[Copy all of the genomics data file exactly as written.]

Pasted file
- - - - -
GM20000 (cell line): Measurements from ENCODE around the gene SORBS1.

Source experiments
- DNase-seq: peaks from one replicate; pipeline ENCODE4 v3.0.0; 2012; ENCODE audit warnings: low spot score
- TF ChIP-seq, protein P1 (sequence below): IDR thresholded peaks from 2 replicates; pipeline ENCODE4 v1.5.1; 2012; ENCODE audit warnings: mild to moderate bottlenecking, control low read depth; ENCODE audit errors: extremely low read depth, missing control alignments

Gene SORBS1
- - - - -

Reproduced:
GM20000 (cell line): Measurements from ENCODE around the gene SORBS1.

Source experiments
- DNase-seq: peaks from one replicate; pipeline ENCODE4 v3.0.0; 2012; ENCODE audit warnings: low spot score
- TF ChIP-seq, protein P1 (sequence below): IDR thresholded peaks from 2 replicates; pipeline ENCODE4 v1.5.1; 2012; ENCODE audit warnings: mild to moderate bottlenecking, control low read depth; ENCODE audit errors: extremely low read depth, missing control alignments

Gene SORBS1